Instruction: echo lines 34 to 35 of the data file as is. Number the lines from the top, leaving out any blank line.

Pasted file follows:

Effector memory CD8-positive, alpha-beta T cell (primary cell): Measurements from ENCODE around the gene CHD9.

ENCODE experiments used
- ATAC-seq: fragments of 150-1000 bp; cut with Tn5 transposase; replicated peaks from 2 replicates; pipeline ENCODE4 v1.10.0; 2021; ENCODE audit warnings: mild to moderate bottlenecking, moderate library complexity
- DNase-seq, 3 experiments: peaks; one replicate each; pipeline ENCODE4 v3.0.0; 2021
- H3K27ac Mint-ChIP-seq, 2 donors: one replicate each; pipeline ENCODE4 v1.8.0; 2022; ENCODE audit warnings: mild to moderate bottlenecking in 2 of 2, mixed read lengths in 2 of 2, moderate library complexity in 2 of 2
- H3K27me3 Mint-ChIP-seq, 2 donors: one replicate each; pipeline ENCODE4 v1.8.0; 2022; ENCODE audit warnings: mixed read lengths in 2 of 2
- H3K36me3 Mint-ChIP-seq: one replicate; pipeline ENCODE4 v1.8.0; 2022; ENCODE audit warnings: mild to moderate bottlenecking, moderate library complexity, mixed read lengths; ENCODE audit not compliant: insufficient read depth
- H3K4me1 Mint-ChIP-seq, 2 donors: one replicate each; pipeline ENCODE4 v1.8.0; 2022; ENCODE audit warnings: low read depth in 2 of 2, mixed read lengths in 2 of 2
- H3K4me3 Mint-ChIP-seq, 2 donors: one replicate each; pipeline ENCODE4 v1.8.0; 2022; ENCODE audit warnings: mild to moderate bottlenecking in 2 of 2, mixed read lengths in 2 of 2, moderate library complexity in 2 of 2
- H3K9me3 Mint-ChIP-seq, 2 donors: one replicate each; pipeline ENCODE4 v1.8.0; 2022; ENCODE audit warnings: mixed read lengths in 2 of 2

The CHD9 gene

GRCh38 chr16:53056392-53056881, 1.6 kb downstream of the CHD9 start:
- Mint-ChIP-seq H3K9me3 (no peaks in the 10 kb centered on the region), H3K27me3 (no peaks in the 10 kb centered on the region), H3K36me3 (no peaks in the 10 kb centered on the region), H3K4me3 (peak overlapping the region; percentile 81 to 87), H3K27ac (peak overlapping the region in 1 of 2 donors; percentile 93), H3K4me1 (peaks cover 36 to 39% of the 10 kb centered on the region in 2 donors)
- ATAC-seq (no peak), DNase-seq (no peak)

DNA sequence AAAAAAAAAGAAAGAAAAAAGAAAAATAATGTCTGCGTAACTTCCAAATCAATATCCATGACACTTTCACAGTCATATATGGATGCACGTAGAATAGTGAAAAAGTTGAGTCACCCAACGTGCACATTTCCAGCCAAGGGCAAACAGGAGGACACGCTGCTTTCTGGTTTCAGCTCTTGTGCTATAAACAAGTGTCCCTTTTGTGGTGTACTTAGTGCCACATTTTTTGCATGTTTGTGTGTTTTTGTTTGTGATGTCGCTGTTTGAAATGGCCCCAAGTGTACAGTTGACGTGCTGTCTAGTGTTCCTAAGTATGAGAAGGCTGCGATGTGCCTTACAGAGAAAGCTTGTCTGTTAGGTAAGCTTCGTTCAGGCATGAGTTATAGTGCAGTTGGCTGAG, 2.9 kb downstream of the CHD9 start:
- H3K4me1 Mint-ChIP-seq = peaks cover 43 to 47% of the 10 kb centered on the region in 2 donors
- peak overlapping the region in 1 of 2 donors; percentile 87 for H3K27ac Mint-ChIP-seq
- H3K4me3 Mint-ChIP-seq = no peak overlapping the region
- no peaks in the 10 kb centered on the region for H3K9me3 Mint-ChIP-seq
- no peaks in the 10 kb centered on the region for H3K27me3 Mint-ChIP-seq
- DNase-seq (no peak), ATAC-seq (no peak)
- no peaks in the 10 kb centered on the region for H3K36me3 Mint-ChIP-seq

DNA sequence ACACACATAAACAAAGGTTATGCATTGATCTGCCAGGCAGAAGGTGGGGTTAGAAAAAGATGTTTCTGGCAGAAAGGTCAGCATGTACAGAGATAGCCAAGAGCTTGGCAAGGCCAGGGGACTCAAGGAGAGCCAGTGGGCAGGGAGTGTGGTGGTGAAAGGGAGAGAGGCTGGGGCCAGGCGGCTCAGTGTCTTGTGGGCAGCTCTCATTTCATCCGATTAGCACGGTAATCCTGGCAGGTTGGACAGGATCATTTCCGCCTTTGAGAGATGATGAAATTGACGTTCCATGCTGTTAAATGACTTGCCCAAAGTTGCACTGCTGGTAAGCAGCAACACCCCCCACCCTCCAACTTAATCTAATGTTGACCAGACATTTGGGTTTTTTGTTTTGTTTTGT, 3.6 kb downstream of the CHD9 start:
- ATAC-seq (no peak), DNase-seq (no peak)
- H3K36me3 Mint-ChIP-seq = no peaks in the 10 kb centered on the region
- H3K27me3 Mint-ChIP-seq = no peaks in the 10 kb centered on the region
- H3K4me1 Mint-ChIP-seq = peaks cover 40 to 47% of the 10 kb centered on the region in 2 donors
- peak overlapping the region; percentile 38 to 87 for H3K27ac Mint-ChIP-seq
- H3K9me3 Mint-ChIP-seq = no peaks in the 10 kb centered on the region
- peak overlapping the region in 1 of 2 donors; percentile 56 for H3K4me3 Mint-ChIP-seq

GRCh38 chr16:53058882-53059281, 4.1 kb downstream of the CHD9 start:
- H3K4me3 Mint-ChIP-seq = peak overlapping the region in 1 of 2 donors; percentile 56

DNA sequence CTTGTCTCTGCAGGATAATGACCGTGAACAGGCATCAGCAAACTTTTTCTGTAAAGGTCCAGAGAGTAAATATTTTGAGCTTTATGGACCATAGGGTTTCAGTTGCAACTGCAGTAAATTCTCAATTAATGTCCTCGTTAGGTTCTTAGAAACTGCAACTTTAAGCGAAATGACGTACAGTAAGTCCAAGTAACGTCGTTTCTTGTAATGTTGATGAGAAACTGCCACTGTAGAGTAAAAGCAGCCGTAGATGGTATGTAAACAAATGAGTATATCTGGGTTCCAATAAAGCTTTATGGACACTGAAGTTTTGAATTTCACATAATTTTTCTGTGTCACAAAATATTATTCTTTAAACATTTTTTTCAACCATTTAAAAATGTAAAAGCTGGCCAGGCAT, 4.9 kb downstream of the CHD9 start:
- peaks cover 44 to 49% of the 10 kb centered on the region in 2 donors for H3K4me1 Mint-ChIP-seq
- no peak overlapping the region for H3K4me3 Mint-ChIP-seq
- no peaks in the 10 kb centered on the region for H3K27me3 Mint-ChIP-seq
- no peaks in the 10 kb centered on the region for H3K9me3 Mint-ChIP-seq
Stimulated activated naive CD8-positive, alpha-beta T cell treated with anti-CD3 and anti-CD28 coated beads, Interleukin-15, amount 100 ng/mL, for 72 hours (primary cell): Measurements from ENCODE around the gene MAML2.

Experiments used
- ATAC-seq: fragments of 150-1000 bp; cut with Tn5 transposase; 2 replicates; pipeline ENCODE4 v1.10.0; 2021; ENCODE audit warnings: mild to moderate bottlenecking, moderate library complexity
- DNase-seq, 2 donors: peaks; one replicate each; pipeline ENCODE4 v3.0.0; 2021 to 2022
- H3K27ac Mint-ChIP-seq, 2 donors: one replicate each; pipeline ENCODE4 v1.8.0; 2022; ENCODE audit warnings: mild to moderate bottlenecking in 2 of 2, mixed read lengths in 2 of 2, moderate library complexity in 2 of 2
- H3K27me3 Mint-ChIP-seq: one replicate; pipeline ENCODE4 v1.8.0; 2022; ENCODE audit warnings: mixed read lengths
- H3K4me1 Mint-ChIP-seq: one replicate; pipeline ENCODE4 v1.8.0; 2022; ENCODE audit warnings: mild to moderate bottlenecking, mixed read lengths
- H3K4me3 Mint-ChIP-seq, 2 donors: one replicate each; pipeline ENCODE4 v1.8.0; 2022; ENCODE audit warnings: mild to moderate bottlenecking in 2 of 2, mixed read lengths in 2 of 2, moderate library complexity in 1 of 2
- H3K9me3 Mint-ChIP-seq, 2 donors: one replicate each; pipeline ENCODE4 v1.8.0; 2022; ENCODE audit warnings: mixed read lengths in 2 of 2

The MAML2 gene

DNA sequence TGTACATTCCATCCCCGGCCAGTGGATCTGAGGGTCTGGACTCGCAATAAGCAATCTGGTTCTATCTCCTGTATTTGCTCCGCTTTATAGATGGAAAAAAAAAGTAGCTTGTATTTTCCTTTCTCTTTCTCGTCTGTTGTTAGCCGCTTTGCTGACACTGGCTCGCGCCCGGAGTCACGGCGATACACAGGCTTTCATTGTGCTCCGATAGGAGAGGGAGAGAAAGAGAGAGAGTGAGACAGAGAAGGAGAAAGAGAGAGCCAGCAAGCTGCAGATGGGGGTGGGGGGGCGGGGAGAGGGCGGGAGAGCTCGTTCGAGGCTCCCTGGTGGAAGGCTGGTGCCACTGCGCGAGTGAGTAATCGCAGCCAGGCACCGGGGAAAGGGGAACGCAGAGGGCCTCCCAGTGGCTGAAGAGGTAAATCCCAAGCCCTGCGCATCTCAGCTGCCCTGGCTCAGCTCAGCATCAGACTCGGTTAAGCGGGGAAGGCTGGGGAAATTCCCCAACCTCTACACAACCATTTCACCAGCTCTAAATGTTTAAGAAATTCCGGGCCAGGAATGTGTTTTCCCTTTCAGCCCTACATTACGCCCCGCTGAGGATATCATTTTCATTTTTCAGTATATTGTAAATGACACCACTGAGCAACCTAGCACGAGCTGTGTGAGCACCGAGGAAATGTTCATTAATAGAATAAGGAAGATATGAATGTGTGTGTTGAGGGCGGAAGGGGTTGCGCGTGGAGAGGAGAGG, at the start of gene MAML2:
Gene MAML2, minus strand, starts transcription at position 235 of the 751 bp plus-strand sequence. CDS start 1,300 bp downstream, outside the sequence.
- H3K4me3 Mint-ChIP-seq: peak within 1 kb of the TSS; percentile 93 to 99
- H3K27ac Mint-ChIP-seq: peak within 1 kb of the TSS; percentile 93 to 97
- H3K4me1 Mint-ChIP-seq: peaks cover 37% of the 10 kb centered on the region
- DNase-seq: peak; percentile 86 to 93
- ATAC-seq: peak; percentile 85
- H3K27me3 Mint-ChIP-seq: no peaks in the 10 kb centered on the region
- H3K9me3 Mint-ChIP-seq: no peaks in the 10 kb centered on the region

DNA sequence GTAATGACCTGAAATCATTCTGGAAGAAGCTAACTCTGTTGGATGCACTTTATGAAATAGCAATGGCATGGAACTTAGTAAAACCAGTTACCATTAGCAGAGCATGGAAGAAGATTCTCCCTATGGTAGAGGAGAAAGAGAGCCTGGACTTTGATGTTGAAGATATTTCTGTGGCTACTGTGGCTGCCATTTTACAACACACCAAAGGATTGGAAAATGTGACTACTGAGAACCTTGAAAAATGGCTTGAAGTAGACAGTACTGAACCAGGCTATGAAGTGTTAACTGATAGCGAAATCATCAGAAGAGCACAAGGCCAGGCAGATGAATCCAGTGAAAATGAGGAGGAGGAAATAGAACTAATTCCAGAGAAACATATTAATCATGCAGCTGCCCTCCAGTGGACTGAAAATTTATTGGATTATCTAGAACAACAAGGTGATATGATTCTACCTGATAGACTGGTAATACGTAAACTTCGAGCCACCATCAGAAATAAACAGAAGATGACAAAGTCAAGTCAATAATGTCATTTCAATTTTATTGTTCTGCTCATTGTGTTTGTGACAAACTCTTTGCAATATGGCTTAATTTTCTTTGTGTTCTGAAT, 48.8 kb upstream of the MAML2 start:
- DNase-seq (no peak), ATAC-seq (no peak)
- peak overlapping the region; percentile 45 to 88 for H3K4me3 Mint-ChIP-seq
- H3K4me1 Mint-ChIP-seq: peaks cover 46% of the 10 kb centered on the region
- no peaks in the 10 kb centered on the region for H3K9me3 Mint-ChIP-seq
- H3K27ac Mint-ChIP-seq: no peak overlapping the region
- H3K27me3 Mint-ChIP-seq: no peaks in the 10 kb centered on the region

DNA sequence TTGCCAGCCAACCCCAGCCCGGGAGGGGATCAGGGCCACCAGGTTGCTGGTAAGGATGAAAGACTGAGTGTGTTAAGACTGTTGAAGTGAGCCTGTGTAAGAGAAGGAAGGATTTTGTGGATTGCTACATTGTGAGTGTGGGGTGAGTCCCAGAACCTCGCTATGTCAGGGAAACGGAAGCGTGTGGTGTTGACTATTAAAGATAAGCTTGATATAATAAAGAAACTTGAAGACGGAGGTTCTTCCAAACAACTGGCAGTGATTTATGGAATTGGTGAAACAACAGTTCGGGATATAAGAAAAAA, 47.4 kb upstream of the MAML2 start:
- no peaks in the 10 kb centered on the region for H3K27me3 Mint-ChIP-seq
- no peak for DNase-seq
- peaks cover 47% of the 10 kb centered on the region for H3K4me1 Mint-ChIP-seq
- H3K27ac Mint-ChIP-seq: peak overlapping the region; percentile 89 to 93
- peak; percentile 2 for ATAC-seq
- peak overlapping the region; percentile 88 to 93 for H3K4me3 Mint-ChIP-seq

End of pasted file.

- peaks cover 44 to 49% of the 10 kb centered on the region in 2 donors for H3K4me1 Mint-ChIP-seq
- no peak overlapping the region for H3K4me3 Mint-ChIP-seq